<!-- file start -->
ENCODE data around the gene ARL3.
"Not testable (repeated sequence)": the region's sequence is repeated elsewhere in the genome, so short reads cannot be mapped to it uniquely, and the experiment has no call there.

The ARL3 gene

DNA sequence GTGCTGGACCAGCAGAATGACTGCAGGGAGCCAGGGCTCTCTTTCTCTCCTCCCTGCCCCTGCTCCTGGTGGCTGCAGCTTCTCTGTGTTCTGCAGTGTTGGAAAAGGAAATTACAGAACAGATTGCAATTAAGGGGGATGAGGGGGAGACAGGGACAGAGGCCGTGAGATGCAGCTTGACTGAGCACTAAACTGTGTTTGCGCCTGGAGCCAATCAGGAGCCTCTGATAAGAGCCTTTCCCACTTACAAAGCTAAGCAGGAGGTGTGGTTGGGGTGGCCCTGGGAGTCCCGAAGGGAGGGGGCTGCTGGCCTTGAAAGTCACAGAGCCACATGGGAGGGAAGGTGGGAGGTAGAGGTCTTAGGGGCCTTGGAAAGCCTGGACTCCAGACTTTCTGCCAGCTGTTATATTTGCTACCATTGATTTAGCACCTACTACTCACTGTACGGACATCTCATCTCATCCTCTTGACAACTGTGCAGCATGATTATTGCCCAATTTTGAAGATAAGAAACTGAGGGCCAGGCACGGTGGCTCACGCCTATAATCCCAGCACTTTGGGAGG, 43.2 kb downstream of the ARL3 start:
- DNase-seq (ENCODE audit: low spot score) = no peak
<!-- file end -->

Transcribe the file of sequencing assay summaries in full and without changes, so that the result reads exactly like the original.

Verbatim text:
ENCODE data around the gene ARL3.
"Not testable (repeated sequence)": the region's sequence is repeated elsewhere in the genome, so short reads cannot be mapped to it uniquely, and the experiment has no call there.

The ARL3 gene

DNA sequence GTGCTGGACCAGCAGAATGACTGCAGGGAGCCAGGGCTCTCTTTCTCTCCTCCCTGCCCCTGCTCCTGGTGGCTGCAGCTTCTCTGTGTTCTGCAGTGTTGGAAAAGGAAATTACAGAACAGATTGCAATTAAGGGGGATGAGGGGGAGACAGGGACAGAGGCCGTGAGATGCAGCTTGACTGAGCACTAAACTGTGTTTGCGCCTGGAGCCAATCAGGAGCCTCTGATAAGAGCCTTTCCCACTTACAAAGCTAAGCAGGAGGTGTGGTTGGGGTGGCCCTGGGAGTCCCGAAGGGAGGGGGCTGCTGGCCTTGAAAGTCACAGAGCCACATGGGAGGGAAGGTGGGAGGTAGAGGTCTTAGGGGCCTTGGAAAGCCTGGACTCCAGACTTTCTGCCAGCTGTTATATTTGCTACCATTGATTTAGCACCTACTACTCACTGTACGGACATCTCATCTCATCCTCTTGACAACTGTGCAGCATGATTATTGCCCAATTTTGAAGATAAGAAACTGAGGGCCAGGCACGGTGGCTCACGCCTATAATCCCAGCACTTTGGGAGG, 43.2 kb downstream of the ARL3 start:
- DNase-seq (ENCODE audit: low spot score) = no peak